Believing That God Doesn't Exist
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16-11-2013, 09:31 AM
RE: Believing That God Doesn't Exist
(16-11-2013 09:19 AM)Chas Wrote:  
(16-11-2013 08:33 AM)houseofcantor Wrote:  There's a reading comprehension fail. What happened? No coffee yet? Big Grin

I think I read it right.

She was talking about her knowledge of the non-existence of the supernatural. And! You're a poopyhead. Big Grin

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16-11-2013, 09:33 AM (This post was last modified: 16-11-2013 09:39 AM by viole.)
RE: Believing That God Doesn't Exist
(16-11-2013 09:19 AM)Chas Wrote:  
(16-11-2013 08:33 AM)houseofcantor Wrote:  There's a reading comprehension fail. What happened? No coffee yet? Big Grin

I think I read it right.

Almost.

I am not claiming that there is a God. I am actually claiming that there isn't any; slight difference Smile

But for the rest, I know what you meant. Or do I merely believe it? Tongue

Ciao

- viole
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16-11-2013, 10:17 AM
RE: Believing That God Doesn't Exist
(16-11-2013 09:33 AM)viole Wrote:  
(16-11-2013 09:19 AM)Chas Wrote:  I think I read it right.

Almost.

I am not claiming that there is a God. I am actually claiming that there isn't any; slight difference Smile

But for the rest, I know what you meant. Or do I merely believe it? Tongue

Ciao

- viole

And I am disagreeing with you. And the difference may be subtle, but it is not slight.

Skepticism is not a position; it is an approach to claims.
Science is not a subject, but a method.
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16-11-2013, 10:24 AM
RE: Believing That God Doesn't Exist
(16-11-2013 03:48 AM)viole Wrote:  The reason why not many atheists take this stance is mainly due to the fact that atheists, in general, do not want the burden of proof shifted on them. And so you see innumerable semantic discussions concerning the difference between not believing in X vs. believing in not X.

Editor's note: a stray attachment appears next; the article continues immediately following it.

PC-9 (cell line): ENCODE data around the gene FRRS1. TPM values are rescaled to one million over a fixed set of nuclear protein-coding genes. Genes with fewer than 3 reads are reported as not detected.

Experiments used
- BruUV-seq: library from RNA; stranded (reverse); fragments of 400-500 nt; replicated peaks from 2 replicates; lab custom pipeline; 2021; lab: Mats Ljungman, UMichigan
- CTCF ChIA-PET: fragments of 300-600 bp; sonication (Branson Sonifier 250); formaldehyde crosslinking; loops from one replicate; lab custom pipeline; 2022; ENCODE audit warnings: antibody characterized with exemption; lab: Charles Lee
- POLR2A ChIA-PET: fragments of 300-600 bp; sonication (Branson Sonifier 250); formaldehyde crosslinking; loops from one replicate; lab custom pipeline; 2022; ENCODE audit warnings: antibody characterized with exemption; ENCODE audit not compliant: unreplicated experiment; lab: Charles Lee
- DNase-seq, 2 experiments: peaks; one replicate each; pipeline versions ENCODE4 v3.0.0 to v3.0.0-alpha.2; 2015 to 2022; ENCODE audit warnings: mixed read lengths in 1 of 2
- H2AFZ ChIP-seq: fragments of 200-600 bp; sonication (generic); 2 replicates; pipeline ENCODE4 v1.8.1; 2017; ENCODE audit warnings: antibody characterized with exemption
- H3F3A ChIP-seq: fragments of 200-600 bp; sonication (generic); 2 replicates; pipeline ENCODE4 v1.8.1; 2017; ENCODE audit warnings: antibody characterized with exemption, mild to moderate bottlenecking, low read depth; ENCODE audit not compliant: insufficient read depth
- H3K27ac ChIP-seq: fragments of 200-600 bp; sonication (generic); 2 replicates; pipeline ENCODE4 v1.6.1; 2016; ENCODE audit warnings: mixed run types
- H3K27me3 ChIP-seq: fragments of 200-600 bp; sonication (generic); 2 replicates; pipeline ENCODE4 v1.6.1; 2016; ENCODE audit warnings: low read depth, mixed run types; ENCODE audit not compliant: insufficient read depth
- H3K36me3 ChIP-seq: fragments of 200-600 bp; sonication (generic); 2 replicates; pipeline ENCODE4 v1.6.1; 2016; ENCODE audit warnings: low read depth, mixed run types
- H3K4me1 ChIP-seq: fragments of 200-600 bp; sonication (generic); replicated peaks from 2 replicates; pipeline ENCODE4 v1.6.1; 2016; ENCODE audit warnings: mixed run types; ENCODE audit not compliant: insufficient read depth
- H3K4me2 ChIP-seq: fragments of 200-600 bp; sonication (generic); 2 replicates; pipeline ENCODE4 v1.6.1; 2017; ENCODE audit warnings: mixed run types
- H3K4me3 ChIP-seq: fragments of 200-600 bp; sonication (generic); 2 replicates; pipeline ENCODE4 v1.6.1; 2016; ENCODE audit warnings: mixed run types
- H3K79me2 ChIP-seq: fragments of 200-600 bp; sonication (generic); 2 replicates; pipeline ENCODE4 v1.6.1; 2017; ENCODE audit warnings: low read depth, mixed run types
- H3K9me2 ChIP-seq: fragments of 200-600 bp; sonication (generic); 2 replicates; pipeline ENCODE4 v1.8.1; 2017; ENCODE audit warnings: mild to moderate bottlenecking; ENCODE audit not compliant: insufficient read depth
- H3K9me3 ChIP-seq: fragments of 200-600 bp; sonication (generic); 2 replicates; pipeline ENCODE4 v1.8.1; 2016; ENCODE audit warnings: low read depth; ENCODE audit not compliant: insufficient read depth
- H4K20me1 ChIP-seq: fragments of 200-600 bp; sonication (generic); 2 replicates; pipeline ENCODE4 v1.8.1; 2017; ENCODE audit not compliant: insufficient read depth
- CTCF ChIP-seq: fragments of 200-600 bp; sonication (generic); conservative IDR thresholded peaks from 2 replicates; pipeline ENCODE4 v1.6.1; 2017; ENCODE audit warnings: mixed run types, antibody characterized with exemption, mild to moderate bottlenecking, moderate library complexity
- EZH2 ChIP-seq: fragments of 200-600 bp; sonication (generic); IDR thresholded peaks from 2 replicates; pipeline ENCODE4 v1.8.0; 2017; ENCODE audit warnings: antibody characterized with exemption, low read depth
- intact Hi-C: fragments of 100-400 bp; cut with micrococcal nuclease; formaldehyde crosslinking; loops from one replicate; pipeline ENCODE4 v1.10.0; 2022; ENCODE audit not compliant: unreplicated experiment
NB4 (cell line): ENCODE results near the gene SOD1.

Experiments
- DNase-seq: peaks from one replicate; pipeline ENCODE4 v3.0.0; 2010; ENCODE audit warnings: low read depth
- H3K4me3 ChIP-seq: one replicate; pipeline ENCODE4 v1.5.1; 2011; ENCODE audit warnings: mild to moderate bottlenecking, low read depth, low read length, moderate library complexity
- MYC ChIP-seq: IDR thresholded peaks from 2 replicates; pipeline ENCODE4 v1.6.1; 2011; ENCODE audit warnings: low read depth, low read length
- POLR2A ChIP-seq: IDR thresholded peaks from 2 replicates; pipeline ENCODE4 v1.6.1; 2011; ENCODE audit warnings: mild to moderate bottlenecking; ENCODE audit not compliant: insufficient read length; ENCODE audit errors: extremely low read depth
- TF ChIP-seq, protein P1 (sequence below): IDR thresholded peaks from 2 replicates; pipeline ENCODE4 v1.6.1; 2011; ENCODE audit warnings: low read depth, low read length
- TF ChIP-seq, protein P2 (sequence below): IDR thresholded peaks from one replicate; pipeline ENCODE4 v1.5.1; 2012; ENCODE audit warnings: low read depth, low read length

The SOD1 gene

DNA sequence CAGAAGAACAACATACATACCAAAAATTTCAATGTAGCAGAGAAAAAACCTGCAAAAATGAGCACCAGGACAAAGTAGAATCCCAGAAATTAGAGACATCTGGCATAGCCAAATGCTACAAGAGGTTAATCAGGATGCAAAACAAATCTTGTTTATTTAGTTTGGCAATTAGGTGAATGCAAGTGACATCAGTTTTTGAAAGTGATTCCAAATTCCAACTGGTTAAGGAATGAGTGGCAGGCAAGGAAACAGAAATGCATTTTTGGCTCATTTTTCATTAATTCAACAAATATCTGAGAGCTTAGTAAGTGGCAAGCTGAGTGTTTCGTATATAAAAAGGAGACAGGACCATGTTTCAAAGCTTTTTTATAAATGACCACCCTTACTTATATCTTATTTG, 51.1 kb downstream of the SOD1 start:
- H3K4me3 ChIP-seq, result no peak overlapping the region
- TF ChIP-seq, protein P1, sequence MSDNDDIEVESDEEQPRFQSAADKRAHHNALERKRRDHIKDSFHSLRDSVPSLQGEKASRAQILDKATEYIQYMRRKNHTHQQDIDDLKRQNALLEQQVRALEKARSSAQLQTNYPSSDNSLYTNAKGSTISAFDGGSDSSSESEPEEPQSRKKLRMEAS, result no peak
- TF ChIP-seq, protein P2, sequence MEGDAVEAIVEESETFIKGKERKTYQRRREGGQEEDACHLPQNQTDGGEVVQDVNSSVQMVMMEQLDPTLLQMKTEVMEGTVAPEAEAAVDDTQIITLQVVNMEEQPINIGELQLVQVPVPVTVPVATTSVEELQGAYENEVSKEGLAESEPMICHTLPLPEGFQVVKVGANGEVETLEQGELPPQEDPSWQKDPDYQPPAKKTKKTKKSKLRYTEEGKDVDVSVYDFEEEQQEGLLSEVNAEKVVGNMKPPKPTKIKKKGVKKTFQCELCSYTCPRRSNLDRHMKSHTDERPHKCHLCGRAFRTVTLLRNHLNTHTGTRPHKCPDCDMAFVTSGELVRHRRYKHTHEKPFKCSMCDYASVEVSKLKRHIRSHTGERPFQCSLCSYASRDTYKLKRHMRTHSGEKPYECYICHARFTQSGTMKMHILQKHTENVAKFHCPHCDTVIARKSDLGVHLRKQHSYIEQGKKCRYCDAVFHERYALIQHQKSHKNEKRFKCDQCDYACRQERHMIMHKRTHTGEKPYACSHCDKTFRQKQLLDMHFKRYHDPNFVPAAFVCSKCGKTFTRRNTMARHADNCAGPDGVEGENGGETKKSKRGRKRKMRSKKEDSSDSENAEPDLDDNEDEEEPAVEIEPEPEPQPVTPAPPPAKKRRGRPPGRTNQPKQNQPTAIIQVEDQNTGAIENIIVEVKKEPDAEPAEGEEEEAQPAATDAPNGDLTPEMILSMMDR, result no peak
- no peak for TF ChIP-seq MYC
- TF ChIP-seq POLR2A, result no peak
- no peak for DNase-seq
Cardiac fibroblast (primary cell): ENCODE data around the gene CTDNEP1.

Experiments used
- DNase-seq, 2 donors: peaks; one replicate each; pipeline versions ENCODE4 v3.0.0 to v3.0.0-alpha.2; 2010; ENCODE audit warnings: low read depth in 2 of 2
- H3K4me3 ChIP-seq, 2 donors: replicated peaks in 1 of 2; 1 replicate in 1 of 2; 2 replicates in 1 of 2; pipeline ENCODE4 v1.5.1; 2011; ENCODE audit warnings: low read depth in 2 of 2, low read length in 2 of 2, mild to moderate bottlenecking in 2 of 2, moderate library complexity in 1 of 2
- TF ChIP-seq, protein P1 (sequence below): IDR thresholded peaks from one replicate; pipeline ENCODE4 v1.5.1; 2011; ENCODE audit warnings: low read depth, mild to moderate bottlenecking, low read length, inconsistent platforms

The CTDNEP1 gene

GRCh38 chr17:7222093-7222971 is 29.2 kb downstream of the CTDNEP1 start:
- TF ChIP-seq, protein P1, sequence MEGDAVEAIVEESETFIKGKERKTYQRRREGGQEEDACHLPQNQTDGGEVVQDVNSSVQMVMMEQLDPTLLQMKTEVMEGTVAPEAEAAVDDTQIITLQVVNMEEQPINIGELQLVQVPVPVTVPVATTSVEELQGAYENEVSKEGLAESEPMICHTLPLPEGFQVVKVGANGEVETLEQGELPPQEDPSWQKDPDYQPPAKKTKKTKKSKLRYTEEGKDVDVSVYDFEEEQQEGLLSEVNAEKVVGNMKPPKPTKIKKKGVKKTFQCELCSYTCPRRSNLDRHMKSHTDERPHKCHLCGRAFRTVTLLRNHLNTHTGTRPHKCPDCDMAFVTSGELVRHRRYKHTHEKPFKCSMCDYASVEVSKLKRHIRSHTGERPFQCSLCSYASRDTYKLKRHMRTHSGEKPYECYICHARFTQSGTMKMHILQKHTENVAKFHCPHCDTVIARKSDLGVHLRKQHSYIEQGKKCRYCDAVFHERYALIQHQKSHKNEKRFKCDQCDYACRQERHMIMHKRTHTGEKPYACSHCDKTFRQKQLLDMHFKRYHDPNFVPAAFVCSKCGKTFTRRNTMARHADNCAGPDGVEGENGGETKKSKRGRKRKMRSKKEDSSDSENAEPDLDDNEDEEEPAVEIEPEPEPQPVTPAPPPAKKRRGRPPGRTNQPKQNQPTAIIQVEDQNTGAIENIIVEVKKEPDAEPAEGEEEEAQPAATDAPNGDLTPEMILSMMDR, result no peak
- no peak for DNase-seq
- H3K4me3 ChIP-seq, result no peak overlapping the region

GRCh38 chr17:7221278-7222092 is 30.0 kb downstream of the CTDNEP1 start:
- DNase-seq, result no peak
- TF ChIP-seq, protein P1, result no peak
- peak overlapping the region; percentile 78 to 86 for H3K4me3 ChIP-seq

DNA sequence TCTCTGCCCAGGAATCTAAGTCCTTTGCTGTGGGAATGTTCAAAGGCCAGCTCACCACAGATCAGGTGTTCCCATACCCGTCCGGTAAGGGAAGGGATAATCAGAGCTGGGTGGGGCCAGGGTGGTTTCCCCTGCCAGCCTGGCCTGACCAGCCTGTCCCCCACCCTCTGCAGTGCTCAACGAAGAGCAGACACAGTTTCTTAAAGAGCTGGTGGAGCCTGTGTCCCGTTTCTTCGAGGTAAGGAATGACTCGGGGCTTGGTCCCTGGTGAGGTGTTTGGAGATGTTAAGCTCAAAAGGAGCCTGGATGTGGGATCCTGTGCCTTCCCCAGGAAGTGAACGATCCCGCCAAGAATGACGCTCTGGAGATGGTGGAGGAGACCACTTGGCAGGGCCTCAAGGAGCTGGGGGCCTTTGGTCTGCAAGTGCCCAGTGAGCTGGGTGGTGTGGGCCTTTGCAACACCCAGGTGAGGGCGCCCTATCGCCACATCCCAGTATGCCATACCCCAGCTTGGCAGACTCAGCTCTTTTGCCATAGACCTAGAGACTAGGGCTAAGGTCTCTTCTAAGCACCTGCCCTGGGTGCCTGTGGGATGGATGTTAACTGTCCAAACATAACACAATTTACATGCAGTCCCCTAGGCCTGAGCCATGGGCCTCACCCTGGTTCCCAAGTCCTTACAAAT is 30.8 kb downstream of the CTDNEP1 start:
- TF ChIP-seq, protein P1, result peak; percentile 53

In my opinion, this is due to an equivocation between what we mean with "knowledge" and what we mean with "absolute certainty".

Most, if not all, of science, history, etc. is based on knowledge about the world which is vulnerable to the "black swan" effect. A scientist must always be ready to revise her knowledge when evidence is presented that the previous knowledge was not accurate. But that, again, is not sufficient to declare agnosticism about the current findings of science without sounding weird.

So, if a theist asks me to justify my knowledge about the non-existence of the supernatural, I usually ask her what she knows about the world. If she insists that knowledge requires absolute certainty, then it is obvious that she does not know anything, either. Simple things like "it is raining outside" can be made uncertain (even if it is raining) by using some imagination.

The final result is that "knowledge" would become a meaningless word and we would skip into global skepticism.

Ciao

- viole